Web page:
Psalm 22:29-31     All the rich of the earth will feast and worship; all who go down to the dust will kneel before Him–and those who cannot keep themselves alive.  No posterity will serve Him; future generations will be told about the Lord.  They will proclaim His righteousness, declaring to a people yet unborn: He has done it!    

Hosea 6:2,3     After two days he will revive us; on the third day he will restore us, that we may live in his presence.  

Matthew 28:5-7     The angel said to the women, “Do not be afraid, for I know that you are looking for Jesus, who was crucified.  He is not here; He has risen, just as He said.  Come and see the place where He lay.  Then go quickly and tell His disciples; ‘He has risen from the dead and is going ahead of you into Galilee.  There you will see Him.’  Now I have told you.”     

Mark 16:6-7     “Don’t be alarmed,” he said, “You are looking for Jesus the Nazarene, who was crucified.  He has risen!  He is not here.  See the place where they laid Him.  But go, tell His disciples, and Peter, ‘He is going ahead of you into Galilee.  There you will see Him, just as He told you.”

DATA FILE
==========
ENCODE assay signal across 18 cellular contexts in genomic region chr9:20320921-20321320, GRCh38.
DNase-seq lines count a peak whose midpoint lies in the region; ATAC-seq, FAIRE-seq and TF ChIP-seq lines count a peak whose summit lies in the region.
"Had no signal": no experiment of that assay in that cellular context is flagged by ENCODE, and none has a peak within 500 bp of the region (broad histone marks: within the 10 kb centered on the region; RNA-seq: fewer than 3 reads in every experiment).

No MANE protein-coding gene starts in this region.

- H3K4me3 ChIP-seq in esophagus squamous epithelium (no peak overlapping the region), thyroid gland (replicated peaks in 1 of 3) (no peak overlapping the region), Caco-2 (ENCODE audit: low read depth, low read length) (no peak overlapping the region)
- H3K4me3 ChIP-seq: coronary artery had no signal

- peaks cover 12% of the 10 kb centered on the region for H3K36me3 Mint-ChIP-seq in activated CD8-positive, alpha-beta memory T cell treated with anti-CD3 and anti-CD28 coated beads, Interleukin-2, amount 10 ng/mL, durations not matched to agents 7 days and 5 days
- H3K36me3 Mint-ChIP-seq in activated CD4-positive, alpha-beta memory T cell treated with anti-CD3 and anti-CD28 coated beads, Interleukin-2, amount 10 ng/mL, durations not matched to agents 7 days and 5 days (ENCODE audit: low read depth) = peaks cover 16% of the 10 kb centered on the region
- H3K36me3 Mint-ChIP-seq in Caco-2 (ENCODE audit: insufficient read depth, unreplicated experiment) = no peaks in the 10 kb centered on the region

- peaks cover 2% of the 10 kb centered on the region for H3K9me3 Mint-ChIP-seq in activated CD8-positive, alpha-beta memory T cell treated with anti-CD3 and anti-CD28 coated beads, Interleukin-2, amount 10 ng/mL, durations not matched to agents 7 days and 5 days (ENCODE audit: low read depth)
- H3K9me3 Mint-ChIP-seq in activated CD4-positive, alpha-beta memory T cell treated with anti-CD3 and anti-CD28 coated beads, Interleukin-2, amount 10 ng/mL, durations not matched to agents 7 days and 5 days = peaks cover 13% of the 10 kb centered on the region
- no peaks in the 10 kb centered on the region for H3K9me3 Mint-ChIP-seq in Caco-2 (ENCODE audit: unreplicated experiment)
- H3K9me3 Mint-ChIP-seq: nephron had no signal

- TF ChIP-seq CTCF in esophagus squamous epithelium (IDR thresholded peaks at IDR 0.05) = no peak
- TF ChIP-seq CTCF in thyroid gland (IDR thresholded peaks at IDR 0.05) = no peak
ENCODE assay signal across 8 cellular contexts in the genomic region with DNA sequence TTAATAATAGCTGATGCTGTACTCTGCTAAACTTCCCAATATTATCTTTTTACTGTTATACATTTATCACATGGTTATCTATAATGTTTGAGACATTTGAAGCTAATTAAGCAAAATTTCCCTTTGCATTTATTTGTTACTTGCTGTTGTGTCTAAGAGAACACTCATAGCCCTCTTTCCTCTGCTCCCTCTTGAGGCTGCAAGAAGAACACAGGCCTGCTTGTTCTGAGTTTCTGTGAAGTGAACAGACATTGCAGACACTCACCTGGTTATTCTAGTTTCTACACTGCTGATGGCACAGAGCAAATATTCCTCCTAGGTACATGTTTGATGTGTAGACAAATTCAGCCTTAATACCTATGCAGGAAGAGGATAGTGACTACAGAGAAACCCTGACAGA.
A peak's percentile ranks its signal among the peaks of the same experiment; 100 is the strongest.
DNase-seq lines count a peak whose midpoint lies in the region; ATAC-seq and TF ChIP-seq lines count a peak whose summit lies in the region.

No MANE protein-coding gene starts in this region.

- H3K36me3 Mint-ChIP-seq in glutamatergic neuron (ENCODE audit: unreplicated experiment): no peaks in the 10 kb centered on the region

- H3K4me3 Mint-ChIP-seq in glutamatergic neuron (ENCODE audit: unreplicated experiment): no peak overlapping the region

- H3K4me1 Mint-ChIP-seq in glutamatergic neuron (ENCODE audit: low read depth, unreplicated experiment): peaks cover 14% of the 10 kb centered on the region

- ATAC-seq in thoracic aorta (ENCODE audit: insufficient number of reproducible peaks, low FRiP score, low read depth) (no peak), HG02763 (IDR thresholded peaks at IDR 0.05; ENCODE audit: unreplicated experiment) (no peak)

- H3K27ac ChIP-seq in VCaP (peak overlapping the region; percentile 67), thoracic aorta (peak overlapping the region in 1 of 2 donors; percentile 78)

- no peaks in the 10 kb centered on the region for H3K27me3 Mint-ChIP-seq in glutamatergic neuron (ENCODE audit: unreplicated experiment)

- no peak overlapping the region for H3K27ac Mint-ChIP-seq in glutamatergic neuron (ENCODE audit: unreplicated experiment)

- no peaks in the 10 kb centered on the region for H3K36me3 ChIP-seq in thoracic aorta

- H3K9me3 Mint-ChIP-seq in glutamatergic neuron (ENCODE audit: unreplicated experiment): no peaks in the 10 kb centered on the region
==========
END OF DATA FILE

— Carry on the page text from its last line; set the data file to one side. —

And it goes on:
Luke 24:5-7     In their fright the women bowed down with their faces to the ground, but the men said to them, “Why do you look for the living among the dead?  He is not here; He has risen!  Remember how He told you, while He was still with you in Galilee: “The Son of Man must be delivered over to the hands of sinners, be crucified and on the third day be raised again.'”